Report outlines affordable steps to developing principal pipeline
A RAND Corporation study examined the Wallace Foundation's Principal Pipeline Initiative launched in six urban school districts across the country in 2011, providing new information about the costs of building a principal pipeline, eSchool News reports
Elizabeth Ty Wilde, senior research and evaluation officer at Wallace, said the findings of the study reveal that “districts can make progress on key aspects of building principal pipelines aimed at developing effective leaders, and can cover a large percentage of those costs with existing funds.”
While this report focuses on the affordability of such programs designed to reduce principal and teacher turnover, It does not address the impact on student learning and other outcomes. RAND expects to examine those issues in a second report slated for publication in December 2018.
Finding and developing good leaders in a school district is an essential part of improving the overall quality of instruction. Good leadership can not only establish and maintain proper quality controls for instruction, it also inspires teacher retention and student achievement. In recent years, several states have tried various Race to the Too supported strategies to establish principal pipelines in order to promote quality, stable leadership. However, cash-strapped school districts often see such strategies as too-expensive to maintain.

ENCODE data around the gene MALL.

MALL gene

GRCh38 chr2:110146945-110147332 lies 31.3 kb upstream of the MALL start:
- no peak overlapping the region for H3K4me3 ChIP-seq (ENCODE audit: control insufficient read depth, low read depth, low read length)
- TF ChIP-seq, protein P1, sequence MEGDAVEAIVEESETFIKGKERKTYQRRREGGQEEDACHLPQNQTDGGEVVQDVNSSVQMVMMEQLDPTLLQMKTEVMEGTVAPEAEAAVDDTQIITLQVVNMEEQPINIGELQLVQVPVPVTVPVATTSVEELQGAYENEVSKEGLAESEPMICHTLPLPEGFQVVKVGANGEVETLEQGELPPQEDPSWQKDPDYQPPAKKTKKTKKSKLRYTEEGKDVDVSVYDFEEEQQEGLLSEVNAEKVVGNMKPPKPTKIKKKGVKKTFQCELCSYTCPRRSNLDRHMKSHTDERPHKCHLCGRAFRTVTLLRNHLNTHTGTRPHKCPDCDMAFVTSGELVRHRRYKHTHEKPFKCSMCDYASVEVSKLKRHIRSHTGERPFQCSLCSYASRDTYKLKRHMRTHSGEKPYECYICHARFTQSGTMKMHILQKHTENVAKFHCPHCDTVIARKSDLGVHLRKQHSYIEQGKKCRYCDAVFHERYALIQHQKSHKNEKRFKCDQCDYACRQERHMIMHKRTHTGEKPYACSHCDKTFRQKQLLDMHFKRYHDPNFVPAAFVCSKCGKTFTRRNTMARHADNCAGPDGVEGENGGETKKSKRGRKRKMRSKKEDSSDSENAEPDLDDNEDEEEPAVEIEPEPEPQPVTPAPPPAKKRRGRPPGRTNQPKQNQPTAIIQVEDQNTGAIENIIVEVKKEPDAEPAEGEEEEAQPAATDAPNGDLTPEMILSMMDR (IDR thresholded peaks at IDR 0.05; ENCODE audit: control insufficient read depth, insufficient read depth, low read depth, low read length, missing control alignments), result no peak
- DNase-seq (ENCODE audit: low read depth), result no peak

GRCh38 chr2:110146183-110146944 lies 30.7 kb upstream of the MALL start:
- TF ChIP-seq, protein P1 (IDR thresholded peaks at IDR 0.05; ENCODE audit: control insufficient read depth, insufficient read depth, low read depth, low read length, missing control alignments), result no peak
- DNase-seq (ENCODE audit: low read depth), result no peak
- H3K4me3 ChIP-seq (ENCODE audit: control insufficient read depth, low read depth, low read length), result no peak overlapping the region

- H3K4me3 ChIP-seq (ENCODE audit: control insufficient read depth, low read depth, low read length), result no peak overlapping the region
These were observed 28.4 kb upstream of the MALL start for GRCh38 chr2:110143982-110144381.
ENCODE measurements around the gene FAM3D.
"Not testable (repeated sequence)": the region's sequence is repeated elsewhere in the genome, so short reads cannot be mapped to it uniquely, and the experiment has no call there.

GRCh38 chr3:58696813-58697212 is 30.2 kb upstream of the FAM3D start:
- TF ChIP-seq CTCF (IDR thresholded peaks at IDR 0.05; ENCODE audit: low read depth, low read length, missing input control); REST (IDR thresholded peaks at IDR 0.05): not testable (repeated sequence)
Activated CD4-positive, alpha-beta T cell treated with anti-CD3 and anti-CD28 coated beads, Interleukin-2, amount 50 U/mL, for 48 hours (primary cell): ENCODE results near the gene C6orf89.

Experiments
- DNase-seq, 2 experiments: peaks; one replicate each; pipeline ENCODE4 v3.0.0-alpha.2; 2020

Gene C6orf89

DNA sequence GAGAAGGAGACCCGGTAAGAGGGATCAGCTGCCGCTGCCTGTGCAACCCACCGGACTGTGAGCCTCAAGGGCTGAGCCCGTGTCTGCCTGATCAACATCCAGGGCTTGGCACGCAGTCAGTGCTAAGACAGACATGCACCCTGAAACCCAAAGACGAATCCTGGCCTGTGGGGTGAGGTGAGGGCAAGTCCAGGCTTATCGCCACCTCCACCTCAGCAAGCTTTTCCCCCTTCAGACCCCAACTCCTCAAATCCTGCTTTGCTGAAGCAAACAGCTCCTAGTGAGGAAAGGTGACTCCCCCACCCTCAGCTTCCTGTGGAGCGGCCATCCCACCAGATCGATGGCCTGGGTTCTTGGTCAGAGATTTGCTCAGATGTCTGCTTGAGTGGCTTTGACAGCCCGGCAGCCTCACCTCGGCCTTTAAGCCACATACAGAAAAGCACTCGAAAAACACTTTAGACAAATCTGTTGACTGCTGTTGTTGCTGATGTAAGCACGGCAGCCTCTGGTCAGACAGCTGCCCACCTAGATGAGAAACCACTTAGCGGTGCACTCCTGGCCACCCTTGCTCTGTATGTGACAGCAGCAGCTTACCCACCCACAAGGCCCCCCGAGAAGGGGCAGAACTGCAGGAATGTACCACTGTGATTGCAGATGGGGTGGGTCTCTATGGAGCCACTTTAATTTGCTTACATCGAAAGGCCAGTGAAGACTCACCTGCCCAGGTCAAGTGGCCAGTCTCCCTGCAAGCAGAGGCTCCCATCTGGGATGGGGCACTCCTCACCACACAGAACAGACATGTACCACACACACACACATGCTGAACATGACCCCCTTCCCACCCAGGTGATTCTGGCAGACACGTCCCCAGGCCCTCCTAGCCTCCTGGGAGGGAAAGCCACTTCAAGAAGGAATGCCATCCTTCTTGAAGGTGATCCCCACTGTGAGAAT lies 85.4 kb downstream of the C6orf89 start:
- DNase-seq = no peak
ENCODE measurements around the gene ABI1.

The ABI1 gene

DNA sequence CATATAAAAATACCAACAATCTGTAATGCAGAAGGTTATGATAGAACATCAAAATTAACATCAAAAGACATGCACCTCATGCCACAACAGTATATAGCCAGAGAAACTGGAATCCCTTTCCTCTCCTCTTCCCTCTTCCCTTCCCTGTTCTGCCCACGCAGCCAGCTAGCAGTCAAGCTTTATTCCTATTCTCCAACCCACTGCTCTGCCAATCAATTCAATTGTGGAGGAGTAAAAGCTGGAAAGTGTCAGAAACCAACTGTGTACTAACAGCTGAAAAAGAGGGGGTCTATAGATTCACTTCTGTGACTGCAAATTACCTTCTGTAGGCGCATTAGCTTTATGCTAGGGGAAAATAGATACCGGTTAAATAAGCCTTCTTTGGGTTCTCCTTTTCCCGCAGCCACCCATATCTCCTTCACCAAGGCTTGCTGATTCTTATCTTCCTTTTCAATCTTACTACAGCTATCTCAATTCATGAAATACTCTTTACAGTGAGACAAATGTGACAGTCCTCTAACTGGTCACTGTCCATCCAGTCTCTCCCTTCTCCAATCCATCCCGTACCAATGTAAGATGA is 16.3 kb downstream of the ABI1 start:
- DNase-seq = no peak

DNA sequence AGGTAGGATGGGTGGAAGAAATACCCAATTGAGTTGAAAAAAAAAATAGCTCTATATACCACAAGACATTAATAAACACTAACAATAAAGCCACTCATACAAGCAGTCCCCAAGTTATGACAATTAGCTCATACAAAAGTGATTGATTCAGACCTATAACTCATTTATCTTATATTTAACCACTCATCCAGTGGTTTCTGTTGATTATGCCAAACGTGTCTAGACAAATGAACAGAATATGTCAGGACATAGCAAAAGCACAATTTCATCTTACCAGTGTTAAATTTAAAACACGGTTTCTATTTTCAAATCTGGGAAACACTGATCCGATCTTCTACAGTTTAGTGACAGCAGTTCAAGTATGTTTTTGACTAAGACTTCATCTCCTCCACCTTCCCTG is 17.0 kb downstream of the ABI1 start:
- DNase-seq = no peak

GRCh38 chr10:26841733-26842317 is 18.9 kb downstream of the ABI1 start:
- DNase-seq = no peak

However, these results may be obtainable through careful reallocation of some existing funds. The RAND Corporation report, "What It Takes to Operate and Maintain Principal Pipelines," revealed that school districts participating in the Principal Pipeline Initiative contributed less than one percent of their total district expenditures to pipeline efforts.
While money spent on establishing principal pipelines may still seem an extra burden to some school districts, school districts also need to consider the real impact of principal turnover in terms of replacing a principal (about $75,000) and the effect such turnover has on student achievement. The professional development of school principals may also help schools in the development of superintendent succession plans, an added bonus in terms of cost and district stability.